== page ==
The report is careful to point out that it describes just one scenario to get from here to the goal, and makes no claim that this is the only way. You could, for example, imagine an alternative scenario with much faster scale-up of carbon removal, reaching annual removals of 20 or 30 GtCO2 annually by 2050, rather than this scenario’s assumed 7.6 Gt. These higher removal rates are more typical of scenarios that meet the 1.5°C target. But the assumed rates of scaling carbon removal in those other scenarios have raised a lot of concern about their feasibility and impacts, and the IEA report’s lower assumption appears to be more confidently achievable. You could also put off large reductions a few more years (not many), if those then proceed at an even more rapid rate. But that approach also raises problems, most seriously that it would risk enabling yet another delay *not* followed by extreme rates of reduction. All in all, it is unlikely that other scenarios to reach the same goal will be markedly different in their immediate requirements.
Given this shocking message, the responses were mostly predictable, but with a few interesting wrinkles. Environmental groups mostly praised the rapid phasedown of fossil fuels, but also criticized the report for being too conservative in assuming only 90 per cent renewable electricity generation, and for the scenario’s substantial reliance on growth in nuclear power, carbon capture, and biofuels. Fossil enterprises and political leaders in major fossil producers ranged from politely dismissive to openly contemptuous. OPEC leaders warned that such early restrictions would drive oil prices through the roof – which current energy-market disruptions suggest may well be possible. The Saudi Energy Minister called the IEA scenario “the la-la-land scenario.” India’s Energy Minister called it “pie in the sky.” The Australian Resources Minister reported that his country plans to continue coal production and exports for decades. Most fossil-industry executives and industry associations joined in denouncing the scenario as unrealistic, although with a couple of conspicuous exceptions. The CEO of BP, for example, noted that BP is already planning to reduce oil and gas production by 40% over the next decade, and said that the scenario was “in many ways consistent with what we’re doing with the company.”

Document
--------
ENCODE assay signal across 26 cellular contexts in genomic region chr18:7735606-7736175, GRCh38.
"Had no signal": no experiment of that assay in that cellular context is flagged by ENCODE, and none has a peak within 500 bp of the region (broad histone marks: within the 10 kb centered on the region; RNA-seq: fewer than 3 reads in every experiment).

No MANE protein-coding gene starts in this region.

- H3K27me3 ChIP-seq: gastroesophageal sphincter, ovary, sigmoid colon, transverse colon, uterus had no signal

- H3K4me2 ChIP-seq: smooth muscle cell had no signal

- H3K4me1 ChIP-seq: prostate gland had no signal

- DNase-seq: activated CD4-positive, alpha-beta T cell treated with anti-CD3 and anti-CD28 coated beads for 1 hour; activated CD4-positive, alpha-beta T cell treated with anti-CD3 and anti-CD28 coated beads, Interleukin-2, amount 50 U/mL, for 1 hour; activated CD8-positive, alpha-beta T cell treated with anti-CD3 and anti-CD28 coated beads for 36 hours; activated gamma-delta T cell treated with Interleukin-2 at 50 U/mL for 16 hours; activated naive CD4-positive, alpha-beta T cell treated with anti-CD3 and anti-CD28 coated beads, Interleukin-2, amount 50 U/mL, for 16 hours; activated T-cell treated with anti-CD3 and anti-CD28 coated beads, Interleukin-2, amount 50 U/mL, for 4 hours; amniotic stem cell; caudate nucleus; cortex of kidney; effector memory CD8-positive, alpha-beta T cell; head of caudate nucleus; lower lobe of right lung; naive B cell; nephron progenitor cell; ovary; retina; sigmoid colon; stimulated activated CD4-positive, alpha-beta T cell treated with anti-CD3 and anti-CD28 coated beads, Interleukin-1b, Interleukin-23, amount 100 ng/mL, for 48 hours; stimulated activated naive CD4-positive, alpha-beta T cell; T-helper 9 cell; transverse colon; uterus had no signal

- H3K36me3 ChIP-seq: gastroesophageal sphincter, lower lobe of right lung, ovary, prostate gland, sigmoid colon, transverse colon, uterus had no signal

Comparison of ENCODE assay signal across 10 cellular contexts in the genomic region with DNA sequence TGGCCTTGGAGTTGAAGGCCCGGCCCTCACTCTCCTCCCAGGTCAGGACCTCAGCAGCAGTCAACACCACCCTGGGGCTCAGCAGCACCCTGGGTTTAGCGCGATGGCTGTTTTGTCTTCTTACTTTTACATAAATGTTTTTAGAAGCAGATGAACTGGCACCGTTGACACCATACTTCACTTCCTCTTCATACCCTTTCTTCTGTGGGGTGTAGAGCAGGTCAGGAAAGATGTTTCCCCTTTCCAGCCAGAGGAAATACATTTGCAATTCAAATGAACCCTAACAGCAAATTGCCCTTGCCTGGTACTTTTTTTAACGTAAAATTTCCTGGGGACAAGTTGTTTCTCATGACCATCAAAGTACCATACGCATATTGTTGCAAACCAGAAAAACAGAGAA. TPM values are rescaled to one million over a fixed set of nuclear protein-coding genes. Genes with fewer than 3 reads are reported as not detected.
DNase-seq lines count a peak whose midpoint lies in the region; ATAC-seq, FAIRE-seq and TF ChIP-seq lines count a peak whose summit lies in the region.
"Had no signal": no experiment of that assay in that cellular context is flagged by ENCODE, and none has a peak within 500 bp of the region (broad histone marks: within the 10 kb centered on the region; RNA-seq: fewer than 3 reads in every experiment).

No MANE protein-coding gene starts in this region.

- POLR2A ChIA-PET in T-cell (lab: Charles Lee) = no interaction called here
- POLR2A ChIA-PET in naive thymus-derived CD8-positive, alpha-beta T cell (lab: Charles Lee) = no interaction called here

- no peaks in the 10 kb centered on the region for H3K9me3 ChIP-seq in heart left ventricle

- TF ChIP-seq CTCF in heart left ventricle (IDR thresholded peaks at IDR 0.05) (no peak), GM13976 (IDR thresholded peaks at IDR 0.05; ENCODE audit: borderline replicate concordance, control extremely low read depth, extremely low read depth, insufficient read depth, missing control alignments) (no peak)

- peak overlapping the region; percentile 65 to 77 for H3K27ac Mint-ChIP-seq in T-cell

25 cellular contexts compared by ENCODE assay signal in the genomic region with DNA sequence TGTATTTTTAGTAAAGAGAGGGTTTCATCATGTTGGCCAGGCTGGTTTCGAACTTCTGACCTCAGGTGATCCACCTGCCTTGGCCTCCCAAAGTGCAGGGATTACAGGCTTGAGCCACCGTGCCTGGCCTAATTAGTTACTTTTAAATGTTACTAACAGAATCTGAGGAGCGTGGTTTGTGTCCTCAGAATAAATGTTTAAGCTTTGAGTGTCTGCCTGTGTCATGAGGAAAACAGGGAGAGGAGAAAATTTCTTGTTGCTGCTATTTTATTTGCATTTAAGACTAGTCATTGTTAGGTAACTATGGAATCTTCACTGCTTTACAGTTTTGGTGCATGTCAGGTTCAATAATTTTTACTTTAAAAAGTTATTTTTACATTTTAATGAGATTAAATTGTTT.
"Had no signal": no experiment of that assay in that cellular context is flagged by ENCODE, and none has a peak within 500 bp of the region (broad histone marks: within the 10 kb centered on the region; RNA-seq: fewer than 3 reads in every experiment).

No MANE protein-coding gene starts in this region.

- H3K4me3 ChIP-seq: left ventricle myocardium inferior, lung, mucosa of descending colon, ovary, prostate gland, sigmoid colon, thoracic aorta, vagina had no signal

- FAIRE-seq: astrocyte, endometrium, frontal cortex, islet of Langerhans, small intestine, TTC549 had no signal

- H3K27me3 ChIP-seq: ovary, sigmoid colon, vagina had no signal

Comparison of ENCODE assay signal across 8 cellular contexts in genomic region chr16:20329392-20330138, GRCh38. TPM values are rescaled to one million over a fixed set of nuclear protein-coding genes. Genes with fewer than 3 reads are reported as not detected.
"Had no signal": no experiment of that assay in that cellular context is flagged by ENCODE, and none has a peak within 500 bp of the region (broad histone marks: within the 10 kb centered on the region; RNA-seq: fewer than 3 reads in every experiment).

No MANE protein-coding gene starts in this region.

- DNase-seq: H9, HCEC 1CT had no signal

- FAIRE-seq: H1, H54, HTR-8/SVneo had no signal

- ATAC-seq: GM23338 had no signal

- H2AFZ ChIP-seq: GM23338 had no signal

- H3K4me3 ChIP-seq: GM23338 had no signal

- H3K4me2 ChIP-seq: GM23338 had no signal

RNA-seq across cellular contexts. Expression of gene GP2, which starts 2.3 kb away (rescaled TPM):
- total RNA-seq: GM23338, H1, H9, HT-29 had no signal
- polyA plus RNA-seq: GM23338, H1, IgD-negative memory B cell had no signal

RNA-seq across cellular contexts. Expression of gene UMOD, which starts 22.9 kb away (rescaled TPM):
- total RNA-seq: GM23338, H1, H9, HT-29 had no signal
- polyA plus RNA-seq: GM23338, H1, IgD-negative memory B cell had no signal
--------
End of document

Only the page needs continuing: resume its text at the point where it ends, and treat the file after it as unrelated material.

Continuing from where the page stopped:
Two things are notable about the harshest criticisms of the report. First, the fact that it comes from the IEA makes it tough to arbitrarily dismiss the results. Many of the fossil-friendly organizations that hate this report usually rely on IEA reports to support their visions of a long continued lifetime for fossil-fuel production. But it’s a tough position to say, in effect, that we respect the IEA’s authority and expertise, but only when we like the results. They can point out inconsistencies between this report and prior IEA analyses, as many did. But it increasingly looks like this one was not an anomaly, but represents a serious and enduring change of perspective. For example the World Energy Outlook 2021, released just this month, includes the same net-zero scenario, now as one of three, and prominently points out that the other two scenarios with slower reductions are not compatible with net-zero by 2050. The second notable thing about the criticisms is that no critic disputes the core claim that changes this immediate and rapid are essential to meet the net-zero 2050 target. Instead, they dismiss the scenario as too difficult, too costly, impractical, job-destroying, inflationary, and such: in other words, they do accept the necessity of such rapid cuts to meet the net-zero and climate targets, but are implicitly arguing about whether those goals are worth the cost and disruption of pursuing them. OK, let’s have that argument, but let’s have it with awareness of the gravity of the climate risks that are the reason for considering such rapid and disruptive change.